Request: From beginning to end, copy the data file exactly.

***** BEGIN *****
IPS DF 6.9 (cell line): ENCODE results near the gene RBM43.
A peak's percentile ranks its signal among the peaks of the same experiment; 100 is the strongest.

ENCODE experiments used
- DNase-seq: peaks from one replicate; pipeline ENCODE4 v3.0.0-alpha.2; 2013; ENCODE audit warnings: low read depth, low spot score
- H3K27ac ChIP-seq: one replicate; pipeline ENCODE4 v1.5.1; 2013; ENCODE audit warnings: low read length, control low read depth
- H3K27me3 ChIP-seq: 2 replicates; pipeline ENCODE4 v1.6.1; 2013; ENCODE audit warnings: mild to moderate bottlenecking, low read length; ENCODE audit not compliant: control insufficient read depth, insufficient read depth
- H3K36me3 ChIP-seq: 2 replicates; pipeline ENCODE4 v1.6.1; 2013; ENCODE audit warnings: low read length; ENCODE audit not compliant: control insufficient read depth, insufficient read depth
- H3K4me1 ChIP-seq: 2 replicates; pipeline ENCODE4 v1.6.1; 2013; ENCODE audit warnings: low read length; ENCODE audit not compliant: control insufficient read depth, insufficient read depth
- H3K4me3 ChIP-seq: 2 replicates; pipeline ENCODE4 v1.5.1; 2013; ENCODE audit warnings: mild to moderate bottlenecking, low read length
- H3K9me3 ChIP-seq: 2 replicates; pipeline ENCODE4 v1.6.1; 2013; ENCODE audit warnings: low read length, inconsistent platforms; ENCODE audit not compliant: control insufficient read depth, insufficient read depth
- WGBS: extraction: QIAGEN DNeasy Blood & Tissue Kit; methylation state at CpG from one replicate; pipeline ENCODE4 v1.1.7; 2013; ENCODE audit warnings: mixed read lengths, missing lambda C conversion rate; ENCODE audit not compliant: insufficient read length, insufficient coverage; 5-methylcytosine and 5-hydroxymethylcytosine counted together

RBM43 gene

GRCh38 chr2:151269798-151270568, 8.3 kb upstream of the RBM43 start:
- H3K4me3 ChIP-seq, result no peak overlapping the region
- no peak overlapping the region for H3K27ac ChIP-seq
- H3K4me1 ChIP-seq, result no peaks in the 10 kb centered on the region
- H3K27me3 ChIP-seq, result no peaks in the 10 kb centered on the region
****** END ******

IPS DF 6.9 (cell line): ENCODE results near the gene RBM43.
A peak's percentile ranks its signal among the peaks of the same experiment; 100 is the strongest.

ENCODE experiments used
- DNase-seq: peaks from one replicate; pipeline ENCODE4 v3.0.0-alpha.2; 2013; ENCODE audit warnings: low read depth, low spot score
- H3K27ac ChIP-seq: one replicate; pipeline ENCODE4 v1.5.1; 2013; ENCODE audit warnings: low read length, control low read depth
- H3K27me3 ChIP-seq: 2 replicates; pipeline ENCODE4 v1.6.1; 2013; ENCODE audit warnings: mild to moderate bottlenecking, low read length; ENCODE audit not compliant: control insufficient read depth, insufficient read depth
- H3K36me3 ChIP-seq: 2 replicates; pipeline ENCODE4 v1.6.1; 2013; ENCODE audit warnings: low read length; ENCODE audit not compliant: control insufficient read depth, insufficient read depth
- H3K4me1 ChIP-seq: 2 replicates; pipeline ENCODE4 v1.6.1; 2013; ENCODE audit warnings: low read length; ENCODE audit not compliant: control insufficient read depth, insufficient read depth
- H3K4me3 ChIP-seq: 2 replicates; pipeline ENCODE4 v1.5.1; 2013; ENCODE audit warnings: mild to moderate bottlenecking, low read length
- H3K9me3 ChIP-seq: 2 replicates; pipeline ENCODE4 v1.6.1; 2013; ENCODE audit warnings: low read length, inconsistent platforms; ENCODE audit not compliant: control insufficient read depth, insufficient read depth
- WGBS: extraction: QIAGEN DNeasy Blood & Tissue Kit; methylation state at CpG from one replicate; pipeline ENCODE4 v1.1.7; 2013; ENCODE audit warnings: mixed read lengths, missing lambda C conversion rate; ENCODE audit not compliant: insufficient read length, insufficient coverage; 5-methylcytosine and 5-hydroxymethylcytosine counted together

RBM43 gene

GRCh38 chr2:151269798-151270568, 8.3 kb upstream of the RBM43 start:
- H3K4me3 ChIP-seq, result no peak overlapping the region
- no peak overlapping the region for H3K27ac ChIP-seq
- H3K4me1 ChIP-seq, result no peaks in the 10 kb centered on the region
- H3K27me3 ChIP-seq, result no peaks in the 10 kb centered on the region